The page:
Do the library maintainers have any established opinion about strongly typing parameters that can be ambiguous?

I'll illustrate what I mean with a concrete use case: std::vector.

In C++, there is a constructor that takes a single size_type and creates a vector with n default-constructed elements. I need to frequently bounce between languages, and other languages (such as Java and C#) have their analogous constructor initialize the capacity without creating initial elements. This makes it difficult to remember how any given language's standard library behaves.

One solution (for C++) is to make an additional, explicit version of the constructor that has intent-declaring parameters (which can be viewed in the IDE's overload list). In this specific case, my initial thoughts would be to create a std::reserve structure (and possibly a std::default_initialize structure, etc.).

I made a usability demo of how this would work in Godbolt.

  1. Pretend that myVec doesn't exist and that the constructor belongs to std::vector
  2. The call to this->reserve() is just to make the usability demo work. If it was a part of std::vector then the implementation would be very different.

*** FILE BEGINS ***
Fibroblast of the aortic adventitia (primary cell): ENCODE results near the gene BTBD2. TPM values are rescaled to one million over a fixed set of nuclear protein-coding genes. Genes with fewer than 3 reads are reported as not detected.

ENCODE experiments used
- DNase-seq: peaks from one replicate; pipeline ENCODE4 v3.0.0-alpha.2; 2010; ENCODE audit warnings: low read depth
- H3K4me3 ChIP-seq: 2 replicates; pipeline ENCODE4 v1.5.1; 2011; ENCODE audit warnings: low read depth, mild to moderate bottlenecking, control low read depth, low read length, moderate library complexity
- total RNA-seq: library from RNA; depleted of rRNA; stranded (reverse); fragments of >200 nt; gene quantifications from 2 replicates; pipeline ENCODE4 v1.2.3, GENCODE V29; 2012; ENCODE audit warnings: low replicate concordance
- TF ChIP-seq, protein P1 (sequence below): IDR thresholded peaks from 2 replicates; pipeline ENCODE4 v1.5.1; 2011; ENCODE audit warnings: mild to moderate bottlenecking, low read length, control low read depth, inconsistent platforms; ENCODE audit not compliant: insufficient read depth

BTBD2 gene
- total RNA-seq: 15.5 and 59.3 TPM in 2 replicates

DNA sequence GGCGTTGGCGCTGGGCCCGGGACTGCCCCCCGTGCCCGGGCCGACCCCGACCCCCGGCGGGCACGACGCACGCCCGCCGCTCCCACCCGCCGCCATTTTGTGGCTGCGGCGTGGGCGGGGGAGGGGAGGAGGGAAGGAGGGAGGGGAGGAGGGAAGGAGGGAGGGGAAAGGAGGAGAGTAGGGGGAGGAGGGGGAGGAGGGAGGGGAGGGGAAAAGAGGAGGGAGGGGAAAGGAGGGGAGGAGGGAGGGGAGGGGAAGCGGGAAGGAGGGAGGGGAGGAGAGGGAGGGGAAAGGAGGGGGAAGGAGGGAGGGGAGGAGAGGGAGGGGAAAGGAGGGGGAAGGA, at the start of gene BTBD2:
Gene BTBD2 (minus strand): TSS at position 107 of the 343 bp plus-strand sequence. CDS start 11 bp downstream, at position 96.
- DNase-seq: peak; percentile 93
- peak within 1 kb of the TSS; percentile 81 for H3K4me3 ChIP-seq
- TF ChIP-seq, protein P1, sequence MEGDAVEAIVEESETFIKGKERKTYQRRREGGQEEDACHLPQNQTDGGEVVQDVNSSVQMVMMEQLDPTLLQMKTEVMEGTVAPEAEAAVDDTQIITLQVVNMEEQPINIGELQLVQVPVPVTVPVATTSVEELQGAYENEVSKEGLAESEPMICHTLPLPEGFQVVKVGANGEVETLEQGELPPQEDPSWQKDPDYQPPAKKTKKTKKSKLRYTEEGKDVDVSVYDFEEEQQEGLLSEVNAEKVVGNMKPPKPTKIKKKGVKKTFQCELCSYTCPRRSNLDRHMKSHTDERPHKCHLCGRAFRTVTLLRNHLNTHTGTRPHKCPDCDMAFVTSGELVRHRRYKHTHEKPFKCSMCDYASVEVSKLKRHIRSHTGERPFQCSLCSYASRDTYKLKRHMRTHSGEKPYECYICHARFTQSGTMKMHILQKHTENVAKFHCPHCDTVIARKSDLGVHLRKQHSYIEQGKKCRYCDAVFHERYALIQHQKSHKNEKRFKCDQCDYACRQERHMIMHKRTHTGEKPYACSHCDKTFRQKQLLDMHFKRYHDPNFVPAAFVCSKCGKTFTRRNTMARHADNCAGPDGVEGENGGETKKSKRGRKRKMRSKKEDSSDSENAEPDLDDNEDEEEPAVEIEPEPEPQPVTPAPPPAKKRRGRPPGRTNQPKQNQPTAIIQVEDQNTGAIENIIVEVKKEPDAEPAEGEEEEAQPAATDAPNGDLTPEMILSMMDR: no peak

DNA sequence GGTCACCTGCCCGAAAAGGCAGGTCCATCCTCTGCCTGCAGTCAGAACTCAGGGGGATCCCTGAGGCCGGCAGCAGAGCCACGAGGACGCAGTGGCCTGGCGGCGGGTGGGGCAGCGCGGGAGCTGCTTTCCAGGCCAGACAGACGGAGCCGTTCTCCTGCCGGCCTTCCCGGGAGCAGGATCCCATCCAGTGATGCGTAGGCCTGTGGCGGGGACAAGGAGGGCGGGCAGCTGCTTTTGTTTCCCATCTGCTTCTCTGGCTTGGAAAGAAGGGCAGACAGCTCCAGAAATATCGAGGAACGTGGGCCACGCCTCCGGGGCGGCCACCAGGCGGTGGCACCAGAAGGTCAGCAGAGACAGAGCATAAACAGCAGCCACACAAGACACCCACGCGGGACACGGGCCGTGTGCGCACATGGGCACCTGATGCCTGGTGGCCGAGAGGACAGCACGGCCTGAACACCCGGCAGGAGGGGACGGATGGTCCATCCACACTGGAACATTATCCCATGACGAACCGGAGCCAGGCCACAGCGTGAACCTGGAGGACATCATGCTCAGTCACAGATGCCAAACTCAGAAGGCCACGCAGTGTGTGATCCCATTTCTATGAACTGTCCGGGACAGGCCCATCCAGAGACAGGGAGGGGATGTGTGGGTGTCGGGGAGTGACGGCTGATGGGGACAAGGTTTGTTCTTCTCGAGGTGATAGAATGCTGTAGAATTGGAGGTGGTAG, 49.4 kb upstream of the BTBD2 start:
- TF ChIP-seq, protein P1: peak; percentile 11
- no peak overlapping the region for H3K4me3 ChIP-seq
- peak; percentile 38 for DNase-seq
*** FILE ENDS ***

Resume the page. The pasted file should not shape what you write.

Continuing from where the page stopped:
3. The important part of the usability demo is the main() function.


I briefly discussed this on the #Include C++ Discord channel, and feedback was mostly positive. One person suggested converting the constructor to a two-parameter version, which avoids creating the structure. I think I like their idea better, especially since it frees std::reserve from always being a size_t container, so I've included their Godbolt revision below.


I am aware that these tag structures may cause issues with certain ABIs if they're not inlined or otherwise optimized out. That said, I'm of the opinion that they significantly improve code readability and clarity, and that the compiler (as well as IDE code completion) can help prevent errors. I expect that it would be especially good for people who are not familiar with C++ because it removes a potential source of bugs and it might simplify finding the function that they want.

Does this sort of design pattern align with the goals of the STL?
Any comments, concerns, or suggestions?
Any thoughts on where else this could be used?
Any thoughts on alternatives (and metrics where they win against this pattern)?

Thanks for your time and your consideration!